To determine whether metabolic or pathological response to preoperative chemotherapy can predict the relapse-free survival of gastroesophageal adenocarcinoma patients treated on a perioperative chemotherapy protocol. The prospectively collected data of a recently reported phase II trial of perioperative DCF chemotherapy (docetaxel/cisplatin/5-fluorouracil) were analyzed. Median relapse-free survival (RFS) was compared with the Wilcoxon rank-sum test between responders and non-responders according to defined metabolic (reduction in maximum standard uptake value of at least 35 %) and pathological (greater than 50 % tumor regression or ypN0 status) criteria. A double-sided p value equal or inferior to 0.05 was considered significant. Patients were followed for a median of 807 days (95 % CI: 607-896). RFS was 576 days in metabolic non-responders versus not reached in metabolic responders (p 0.009) and 562 days in ypN+ versus not reached in ypN0 patients (p 0.045). No statistically significant RFS difference was seen between low and high pathologic responders classified according to tumor regression criteria, although a trend was observed in favor of high pathologic responders. Simple metabolic and pathologic criteria used for the assessment of response to the preoperative part of perioperative chemotherapy can help to estimate the outcome of gastroesophageal adenocarcinoma patients. © 2012 Springer Science+Business Media New York.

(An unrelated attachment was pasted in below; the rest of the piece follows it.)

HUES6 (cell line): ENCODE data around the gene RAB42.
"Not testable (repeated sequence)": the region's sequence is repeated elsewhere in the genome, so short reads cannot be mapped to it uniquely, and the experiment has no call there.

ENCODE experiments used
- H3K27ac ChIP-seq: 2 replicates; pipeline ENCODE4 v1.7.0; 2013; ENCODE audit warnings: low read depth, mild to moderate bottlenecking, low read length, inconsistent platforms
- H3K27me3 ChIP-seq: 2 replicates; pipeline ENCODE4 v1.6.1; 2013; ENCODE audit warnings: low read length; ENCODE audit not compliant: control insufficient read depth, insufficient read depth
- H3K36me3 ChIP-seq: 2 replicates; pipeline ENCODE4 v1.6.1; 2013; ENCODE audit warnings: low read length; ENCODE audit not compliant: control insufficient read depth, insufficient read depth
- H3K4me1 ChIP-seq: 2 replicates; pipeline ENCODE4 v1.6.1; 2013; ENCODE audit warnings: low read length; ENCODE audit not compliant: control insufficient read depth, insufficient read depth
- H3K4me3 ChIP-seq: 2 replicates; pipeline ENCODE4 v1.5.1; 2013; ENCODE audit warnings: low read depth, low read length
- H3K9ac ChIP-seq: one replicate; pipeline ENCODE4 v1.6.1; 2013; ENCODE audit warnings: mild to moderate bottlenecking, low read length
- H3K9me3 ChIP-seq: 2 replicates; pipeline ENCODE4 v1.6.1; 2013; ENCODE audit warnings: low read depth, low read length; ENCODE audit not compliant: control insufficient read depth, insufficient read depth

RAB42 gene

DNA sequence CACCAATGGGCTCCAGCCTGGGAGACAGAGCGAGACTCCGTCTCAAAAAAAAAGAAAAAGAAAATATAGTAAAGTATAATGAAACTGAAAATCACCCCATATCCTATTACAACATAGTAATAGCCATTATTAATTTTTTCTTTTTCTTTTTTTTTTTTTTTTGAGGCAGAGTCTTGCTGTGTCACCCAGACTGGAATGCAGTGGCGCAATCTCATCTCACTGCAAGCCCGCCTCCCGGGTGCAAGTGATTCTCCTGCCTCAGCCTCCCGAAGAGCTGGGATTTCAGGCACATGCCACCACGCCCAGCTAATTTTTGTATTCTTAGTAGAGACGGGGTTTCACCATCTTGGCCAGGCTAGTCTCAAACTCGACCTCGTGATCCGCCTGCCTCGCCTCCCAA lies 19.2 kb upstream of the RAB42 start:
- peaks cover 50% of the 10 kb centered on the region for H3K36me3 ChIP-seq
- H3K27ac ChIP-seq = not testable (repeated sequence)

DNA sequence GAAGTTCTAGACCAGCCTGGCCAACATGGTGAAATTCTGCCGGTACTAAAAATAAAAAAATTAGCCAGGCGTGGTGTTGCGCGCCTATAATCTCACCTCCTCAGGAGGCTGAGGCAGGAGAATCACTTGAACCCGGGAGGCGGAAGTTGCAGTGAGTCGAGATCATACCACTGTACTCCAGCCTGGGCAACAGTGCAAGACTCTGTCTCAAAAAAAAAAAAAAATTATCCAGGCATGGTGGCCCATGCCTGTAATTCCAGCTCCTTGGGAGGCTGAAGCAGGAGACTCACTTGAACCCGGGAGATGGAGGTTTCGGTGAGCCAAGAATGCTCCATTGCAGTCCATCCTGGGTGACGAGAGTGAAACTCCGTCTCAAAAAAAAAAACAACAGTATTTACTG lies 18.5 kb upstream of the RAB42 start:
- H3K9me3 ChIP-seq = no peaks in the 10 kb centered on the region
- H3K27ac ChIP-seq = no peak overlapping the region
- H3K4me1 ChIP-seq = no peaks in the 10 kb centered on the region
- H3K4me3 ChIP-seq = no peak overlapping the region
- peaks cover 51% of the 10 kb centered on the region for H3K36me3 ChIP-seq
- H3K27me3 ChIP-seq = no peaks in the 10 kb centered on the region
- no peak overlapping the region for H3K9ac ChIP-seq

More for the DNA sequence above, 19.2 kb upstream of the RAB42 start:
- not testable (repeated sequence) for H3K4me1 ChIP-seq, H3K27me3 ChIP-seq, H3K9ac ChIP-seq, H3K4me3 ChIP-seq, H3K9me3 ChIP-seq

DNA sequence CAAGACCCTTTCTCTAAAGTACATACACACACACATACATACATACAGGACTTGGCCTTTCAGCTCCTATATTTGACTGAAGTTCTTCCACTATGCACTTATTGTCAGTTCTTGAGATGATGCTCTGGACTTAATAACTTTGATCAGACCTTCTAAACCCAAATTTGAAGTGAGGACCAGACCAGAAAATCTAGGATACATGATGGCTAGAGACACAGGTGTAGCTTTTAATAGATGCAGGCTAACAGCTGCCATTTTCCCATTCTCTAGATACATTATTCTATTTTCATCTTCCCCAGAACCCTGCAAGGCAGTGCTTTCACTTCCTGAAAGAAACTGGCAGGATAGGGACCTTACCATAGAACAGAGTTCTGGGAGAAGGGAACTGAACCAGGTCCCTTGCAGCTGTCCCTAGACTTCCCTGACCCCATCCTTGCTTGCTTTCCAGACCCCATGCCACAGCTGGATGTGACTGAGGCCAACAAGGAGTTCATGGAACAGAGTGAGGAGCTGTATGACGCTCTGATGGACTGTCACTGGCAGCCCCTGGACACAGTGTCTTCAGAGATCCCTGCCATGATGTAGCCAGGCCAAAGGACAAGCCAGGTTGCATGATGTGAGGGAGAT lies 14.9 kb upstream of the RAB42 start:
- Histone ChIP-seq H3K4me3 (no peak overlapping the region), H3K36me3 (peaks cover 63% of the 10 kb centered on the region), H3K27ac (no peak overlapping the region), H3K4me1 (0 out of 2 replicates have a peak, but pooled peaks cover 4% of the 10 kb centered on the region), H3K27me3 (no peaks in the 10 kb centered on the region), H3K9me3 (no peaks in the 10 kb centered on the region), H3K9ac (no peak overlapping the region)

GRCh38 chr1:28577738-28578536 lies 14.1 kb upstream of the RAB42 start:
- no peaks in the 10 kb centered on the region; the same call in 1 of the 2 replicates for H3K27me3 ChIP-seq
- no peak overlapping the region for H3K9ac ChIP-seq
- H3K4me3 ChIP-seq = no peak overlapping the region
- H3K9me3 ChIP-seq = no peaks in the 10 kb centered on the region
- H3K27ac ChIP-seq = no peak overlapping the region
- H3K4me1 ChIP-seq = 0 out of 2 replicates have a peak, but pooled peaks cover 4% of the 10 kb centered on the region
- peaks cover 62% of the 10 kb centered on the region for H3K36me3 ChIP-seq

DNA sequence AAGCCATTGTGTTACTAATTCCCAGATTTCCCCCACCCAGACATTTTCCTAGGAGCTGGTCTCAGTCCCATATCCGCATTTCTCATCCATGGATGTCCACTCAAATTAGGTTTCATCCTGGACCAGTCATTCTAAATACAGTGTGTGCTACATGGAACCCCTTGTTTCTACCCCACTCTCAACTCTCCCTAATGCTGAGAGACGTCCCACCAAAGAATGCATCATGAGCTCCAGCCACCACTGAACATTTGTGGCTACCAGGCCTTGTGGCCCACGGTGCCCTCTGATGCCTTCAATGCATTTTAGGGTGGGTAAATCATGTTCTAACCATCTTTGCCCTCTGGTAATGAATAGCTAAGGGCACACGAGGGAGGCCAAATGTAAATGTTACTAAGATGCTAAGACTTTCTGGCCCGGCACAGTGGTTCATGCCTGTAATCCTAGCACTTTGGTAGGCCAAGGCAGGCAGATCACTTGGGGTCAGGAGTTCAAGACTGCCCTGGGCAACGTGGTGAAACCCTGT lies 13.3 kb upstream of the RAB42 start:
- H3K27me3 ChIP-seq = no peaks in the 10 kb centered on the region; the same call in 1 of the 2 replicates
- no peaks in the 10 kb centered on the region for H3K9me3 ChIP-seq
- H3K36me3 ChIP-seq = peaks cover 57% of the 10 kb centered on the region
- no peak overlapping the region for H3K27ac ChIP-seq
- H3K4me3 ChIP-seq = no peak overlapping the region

Caldwell G.B.,University of Vermont |
Howe A.K.,University of Vermont |
Howe A.K.,Vermont Cancer Center |
Nickl C.K.,University of Vermont |
And 5 more authors.
Journal of Cellular Biochemistry | Year: 2012